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The Pedestrian - Short Story Review

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Published April 5th 2013
A vision of the future from the past
Ray Bradbury has always been a favourite of mine and often I think of the first of his works I encountered, the short story 'The Pedestrian'. Clear but dark descriptive language coupled with a futuristic emptiness and a strong and likeable character leaves readers saddened and inspired. In an age so flooded with technology you can feel alone in your most human moments, this story encapsulates that feeling of isolation. It's something that reminds me every time I read it that human connection is the most important part of life.

Described as a science fiction horror story, 'The Pedestrian' relies quite heavily on setting. A desolate street and constant television broadcasts surround the strolling character Mr. Leonard Mead. Imagery plays a huge role in building the setting with similes relating to death recurring constantly. 'A tomb-like building', 'through a graveyard', 'The people sat like the dead.' Giving the impression of the desolate, decaying, damaged style of life that has taken over the once bright society. America in this 2052 A.D. world is cold, empty, and soul-less. The reader reacts with sympathy for Leonard Mead, relating to his desire for fresh air, to walk instead of watching television. Fear also comes in for readers, repulsed and stricken by this skeletal world. Ray Bradbury uses simple words to draw up strong images and make an impacting scene in the reader's mind.

Walking through the empty streets is Leonard Mead, with no physical description beyond the puff of cigar smoke before him; readers make what they wish of the lonesome man on the sidewalk. Our limited knowledge of him opens up more opportunities for the audience to relate. Walking alone and talking to houses is considered 'weird' by today's society, as a result of cultivating the notion of 'normal' within society's need for interaction. But in an empty neighbourhood alive only with electricity, talking to houses is quite understandable, especially considering the attitude behind it. "What's up tonight on Channel 4, Channel 7, Channel 9?" His language is borderline bitter, almost showing sympathy for the houses, deprived of human attention. An idea that may seem odd to many readers, but is further explored in another of his short stories, 'There Will Come Soft Rains'.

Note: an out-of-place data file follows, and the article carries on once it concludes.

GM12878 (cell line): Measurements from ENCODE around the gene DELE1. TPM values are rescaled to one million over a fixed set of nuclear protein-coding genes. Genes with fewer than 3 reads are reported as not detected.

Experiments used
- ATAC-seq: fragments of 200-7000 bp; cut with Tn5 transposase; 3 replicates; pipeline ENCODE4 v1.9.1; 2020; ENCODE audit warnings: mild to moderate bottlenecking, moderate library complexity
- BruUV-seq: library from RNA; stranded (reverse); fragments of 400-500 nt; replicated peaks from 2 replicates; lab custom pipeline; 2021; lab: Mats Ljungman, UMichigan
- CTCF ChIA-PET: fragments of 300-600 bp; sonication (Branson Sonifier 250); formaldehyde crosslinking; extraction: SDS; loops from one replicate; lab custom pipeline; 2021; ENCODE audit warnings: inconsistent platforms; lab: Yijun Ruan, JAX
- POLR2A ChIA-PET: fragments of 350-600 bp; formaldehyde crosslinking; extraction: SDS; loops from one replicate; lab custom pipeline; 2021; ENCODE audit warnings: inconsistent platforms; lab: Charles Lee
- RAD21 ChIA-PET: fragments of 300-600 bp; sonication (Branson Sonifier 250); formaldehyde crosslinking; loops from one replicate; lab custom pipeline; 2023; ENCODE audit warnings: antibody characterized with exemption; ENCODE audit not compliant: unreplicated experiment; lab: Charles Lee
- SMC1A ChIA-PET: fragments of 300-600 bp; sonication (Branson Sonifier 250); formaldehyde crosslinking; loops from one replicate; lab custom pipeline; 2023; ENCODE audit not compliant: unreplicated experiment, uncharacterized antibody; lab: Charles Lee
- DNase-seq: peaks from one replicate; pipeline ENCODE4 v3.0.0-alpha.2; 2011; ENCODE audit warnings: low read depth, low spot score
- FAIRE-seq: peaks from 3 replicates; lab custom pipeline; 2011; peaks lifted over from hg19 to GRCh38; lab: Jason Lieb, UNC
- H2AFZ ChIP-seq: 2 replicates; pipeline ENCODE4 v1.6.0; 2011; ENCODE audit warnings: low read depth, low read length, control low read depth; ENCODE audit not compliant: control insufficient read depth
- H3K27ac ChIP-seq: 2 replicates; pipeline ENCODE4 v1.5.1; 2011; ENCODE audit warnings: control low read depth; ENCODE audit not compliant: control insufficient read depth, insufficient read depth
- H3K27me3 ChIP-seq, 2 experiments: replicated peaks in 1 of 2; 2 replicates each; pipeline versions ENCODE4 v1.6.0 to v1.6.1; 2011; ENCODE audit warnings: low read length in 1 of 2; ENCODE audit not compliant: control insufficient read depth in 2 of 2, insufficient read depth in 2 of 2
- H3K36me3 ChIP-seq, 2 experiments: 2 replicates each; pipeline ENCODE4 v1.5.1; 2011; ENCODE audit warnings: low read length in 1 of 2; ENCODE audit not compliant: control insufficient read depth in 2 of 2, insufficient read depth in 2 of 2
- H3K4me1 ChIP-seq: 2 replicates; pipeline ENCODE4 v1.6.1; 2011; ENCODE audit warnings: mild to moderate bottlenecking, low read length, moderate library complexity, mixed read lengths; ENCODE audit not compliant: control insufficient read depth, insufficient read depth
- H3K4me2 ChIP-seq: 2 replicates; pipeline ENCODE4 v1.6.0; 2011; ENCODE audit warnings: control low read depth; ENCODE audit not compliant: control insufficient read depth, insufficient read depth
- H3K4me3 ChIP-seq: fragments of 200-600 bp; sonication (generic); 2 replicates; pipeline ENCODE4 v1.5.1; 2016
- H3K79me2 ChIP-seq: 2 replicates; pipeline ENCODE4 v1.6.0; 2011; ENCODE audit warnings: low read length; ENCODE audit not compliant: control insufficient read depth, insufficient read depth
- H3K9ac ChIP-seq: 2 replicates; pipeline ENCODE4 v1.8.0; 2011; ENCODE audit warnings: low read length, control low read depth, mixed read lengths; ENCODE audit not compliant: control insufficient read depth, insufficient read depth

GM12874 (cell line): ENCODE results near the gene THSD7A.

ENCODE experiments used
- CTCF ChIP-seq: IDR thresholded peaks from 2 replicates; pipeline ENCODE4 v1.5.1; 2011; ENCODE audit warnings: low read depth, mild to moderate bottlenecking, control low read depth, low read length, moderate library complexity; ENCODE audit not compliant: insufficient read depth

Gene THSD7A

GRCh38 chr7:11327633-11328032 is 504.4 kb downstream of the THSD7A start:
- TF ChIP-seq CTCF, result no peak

What Bradbury presents readers with, they may find preposterous, a digital voice from an empty police car. Ridiculous as this may seem to modern audiences, it represents a valid point regarding the progress of technology. After a small argument with the police car, Mr. Mead consents to enter the car, his destination is the 'Psychiatric Centre for Research on Regressive Tendencies.' This sentence brings to light the severity of this futuristic world of technology, in which society seems to shun the very humanity of humans.

Through lonely, unhappy descriptive language, The Pedestrian leaves readers shocked and reeling with the realism of the story, however fantastical as it may have seemed when it was written in 1951, over sixty years ago, for readers in the twenty first century, Bradbury's message hits home as a firm warning within a beautifully handled story. Everything Bradbury describes is quite possible, thus invoking in readers the need to express their individuality; for fear that they could be a zombie before their television.
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Why? Because Ray Bradbury is all you need.
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